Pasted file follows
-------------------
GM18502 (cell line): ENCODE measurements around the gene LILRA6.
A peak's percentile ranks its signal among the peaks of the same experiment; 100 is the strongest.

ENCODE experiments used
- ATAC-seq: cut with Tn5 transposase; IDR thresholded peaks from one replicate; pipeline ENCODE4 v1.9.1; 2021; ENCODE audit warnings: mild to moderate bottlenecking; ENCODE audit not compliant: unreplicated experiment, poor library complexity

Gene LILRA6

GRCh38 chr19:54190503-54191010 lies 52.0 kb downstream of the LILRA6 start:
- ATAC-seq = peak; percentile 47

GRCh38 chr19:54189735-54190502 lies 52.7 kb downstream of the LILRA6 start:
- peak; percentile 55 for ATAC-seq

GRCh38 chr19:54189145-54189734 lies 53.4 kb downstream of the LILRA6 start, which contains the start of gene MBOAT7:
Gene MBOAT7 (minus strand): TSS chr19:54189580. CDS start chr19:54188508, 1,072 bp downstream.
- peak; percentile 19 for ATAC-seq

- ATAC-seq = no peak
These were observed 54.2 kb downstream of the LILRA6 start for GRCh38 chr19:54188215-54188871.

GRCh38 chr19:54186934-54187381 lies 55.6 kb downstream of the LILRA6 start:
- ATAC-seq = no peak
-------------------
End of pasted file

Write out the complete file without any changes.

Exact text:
GM18502 (cell line): ENCODE measurements around the gene LILRA6.
A peak's percentile ranks its signal among the peaks of the same experiment; 100 is the strongest.

ENCODE experiments used
- ATAC-seq: cut with Tn5 transposase; IDR thresholded peaks from one replicate; pipeline ENCODE4 v1.9.1; 2021; ENCODE audit warnings: mild to moderate bottlenecking; ENCODE audit not compliant: unreplicated experiment, poor library complexity

Gene LILRA6

GRCh38 chr19:54190503-54191010 lies 52.0 kb downstream of the LILRA6 start:
- ATAC-seq = peak; percentile 47

GRCh38 chr19:54189735-54190502 lies 52.7 kb downstream of the LILRA6 start:
- peak; percentile 55 for ATAC-seq

GRCh38 chr19:54189145-54189734 lies 53.4 kb downstream of the LILRA6 start, which contains the start of gene MBOAT7:
Gene MBOAT7 (minus strand): TSS chr19:54189580. CDS start chr19:54188508, 1,072 bp downstream.
- peak; percentile 19 for ATAC-seq

- ATAC-seq = no peak
These were observed 54.2 kb downstream of the LILRA6 start for GRCh38 chr19:54188215-54188871.

GRCh38 chr19:54186934-54187381 lies 55.6 kb downstream of the LILRA6 start:
- ATAC-seq = no peak